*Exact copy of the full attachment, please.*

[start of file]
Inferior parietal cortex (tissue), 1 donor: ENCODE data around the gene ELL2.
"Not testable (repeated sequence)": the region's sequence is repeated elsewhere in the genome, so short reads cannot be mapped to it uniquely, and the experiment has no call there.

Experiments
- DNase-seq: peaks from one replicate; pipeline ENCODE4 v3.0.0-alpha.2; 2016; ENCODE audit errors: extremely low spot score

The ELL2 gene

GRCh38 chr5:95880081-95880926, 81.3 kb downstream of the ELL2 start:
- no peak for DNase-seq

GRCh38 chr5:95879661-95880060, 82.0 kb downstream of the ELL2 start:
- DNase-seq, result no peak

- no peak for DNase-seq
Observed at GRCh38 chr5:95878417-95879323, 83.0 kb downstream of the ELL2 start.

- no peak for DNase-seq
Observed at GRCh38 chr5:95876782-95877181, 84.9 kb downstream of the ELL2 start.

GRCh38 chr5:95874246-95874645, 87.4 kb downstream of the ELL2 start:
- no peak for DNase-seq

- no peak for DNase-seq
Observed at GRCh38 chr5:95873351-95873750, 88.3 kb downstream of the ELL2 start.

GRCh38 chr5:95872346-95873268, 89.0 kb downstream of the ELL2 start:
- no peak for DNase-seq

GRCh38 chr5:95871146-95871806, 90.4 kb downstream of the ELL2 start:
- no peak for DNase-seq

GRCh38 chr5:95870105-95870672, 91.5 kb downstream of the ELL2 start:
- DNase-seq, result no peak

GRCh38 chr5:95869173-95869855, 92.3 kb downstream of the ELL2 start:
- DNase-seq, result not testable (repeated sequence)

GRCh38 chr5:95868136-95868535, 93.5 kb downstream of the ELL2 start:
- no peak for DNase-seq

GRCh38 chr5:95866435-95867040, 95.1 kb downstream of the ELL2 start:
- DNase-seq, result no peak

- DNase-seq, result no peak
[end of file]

Inferior parietal cortex (tissue), 1 donor: ENCODE data around the gene ELL2.
"Not testable (repeated sequence)": the region's sequence is repeated elsewhere in the genome, so short reads cannot be mapped to it uniquely, and the experiment has no call there.

Experiments
- DNase-seq: peaks from one replicate; pipeline ENCODE4 v3.0.0-alpha.2; 2016; ENCODE audit errors: extremely low spot score

The ELL2 gene

GRCh38 chr5:95880081-95880926, 81.3 kb downstream of the ELL2 start:
- no peak for DNase-seq

GRCh38 chr5:95879661-95880060, 82.0 kb downstream of the ELL2 start:
- DNase-seq, result no peak

- no peak for DNase-seq
Observed at GRCh38 chr5:95878417-95879323, 83.0 kb downstream of the ELL2 start.

- no peak for DNase-seq
Observed at GRCh38 chr5:95876782-95877181, 84.9 kb downstream of the ELL2 start.

GRCh38 chr5:95874246-95874645, 87.4 kb downstream of the ELL2 start:
- no peak for DNase-seq

- no peak for DNase-seq
Observed at GRCh38 chr5:95873351-95873750, 88.3 kb downstream of the ELL2 start.

GRCh38 chr5:95872346-95873268, 89.0 kb downstream of the ELL2 start:
- no peak for DNase-seq

GRCh38 chr5:95871146-95871806, 90.4 kb downstream of the ELL2 start:
- no peak for DNase-seq

GRCh38 chr5:95870105-95870672, 91.5 kb downstream of the ELL2 start:
- DNase-seq, result no peak

GRCh38 chr5:95869173-95869855, 92.3 kb downstream of the ELL2 start:
- DNase-seq, result not testable (repeated sequence)

GRCh38 chr5:95868136-95868535, 93.5 kb downstream of the ELL2 start:
- no peak for DNase-seq

GRCh38 chr5:95866435-95867040, 95.1 kb downstream of the ELL2 start:
- DNase-seq, result no peak

- DNase-seq, result no peak